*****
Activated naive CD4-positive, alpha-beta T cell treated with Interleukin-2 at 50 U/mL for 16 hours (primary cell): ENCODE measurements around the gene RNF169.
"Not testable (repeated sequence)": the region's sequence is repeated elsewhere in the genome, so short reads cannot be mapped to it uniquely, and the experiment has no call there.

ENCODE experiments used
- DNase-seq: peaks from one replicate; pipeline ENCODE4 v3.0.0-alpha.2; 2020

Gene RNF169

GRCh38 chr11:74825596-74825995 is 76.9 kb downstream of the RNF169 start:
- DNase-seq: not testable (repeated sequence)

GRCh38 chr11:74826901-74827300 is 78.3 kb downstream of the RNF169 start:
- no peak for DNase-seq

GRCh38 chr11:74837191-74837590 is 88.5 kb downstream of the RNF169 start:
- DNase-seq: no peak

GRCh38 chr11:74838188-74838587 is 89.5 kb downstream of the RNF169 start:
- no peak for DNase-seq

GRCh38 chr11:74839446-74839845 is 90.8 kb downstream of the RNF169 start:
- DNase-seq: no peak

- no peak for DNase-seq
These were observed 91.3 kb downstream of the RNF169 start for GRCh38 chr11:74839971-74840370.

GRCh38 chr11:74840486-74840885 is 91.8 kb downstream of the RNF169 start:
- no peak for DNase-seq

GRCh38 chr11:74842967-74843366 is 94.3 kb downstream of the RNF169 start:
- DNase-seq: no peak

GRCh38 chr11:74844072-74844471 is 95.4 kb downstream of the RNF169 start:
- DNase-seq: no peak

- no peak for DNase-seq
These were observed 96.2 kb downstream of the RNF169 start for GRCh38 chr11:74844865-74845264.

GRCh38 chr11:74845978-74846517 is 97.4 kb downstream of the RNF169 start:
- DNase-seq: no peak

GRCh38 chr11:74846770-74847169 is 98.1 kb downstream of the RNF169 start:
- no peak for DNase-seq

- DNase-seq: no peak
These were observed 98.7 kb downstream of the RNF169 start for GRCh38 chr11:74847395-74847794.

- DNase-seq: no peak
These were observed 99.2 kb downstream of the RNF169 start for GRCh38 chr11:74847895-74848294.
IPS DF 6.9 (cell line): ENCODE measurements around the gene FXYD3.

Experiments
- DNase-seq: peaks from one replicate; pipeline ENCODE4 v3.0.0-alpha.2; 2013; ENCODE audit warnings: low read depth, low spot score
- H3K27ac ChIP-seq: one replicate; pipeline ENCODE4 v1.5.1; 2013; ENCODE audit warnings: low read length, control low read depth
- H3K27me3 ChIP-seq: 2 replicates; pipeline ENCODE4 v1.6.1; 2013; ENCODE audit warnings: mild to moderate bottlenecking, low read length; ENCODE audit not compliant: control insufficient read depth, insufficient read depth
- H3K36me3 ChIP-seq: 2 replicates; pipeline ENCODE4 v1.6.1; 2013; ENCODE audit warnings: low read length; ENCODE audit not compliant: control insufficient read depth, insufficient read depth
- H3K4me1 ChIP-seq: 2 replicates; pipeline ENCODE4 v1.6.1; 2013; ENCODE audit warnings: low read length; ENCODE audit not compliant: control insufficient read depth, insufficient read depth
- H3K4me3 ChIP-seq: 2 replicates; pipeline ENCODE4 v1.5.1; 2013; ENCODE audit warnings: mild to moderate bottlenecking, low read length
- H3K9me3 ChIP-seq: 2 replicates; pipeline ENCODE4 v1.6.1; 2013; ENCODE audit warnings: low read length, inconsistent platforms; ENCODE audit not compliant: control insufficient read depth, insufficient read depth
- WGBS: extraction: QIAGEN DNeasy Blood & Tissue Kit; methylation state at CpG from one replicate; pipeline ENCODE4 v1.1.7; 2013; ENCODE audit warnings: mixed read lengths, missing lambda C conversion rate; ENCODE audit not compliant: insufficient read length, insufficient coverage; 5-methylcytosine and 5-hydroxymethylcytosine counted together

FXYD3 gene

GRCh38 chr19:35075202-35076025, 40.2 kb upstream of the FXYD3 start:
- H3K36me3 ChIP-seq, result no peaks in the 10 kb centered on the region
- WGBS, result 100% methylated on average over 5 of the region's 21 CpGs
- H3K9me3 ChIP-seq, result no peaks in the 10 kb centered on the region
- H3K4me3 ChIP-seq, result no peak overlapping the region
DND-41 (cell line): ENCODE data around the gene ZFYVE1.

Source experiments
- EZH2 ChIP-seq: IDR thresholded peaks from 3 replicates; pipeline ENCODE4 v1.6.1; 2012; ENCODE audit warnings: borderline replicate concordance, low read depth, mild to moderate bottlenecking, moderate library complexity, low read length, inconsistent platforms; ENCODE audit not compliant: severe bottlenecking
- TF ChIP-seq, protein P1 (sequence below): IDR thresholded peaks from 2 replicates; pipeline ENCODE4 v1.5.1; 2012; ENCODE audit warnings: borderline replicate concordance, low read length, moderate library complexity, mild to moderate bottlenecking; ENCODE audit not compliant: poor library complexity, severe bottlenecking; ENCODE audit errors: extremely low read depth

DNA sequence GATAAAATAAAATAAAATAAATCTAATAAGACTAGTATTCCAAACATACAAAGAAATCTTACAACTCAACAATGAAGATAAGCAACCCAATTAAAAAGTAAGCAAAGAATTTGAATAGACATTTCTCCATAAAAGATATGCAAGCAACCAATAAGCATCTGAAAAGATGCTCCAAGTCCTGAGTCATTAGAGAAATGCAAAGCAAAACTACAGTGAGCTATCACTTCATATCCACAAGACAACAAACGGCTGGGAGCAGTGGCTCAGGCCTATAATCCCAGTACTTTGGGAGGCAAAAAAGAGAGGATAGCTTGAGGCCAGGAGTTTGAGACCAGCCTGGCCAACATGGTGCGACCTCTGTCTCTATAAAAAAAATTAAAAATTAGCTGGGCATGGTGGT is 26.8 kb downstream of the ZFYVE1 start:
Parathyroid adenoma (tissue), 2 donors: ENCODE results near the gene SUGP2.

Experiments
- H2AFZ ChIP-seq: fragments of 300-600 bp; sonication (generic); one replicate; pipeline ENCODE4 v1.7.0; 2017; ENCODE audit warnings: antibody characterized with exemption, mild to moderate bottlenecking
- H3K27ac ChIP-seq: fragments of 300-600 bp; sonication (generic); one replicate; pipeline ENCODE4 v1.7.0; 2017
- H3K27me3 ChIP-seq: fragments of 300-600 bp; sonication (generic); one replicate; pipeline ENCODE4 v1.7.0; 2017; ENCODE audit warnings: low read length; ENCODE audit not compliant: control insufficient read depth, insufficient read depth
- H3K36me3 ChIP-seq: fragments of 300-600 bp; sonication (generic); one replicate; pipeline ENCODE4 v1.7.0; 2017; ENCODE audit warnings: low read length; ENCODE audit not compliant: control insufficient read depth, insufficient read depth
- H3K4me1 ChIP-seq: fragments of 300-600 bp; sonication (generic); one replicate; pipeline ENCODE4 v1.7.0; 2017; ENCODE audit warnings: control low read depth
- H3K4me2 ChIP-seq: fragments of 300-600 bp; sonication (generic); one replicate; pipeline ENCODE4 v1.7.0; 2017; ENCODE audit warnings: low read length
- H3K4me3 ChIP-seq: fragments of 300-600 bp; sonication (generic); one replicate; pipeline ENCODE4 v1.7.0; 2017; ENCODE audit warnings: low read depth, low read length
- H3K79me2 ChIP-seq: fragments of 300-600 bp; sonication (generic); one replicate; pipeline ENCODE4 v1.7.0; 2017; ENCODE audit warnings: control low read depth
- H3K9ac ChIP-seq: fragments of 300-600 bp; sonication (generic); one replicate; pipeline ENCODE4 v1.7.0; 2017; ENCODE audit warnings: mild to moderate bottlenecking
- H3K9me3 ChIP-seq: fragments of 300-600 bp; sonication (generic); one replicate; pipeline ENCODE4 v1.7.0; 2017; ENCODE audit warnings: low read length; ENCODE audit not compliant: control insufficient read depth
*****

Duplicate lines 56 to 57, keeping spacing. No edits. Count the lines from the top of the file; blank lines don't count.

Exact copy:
Experiments
- H2AFZ ChIP-seq: fragments of 300-600 bp; sonication (generic); one replicate; pipeline ENCODE4 v1.7.0; 2017; ENCODE audit warnings: antibody characterized with exemption, mild to moderate bottlenecking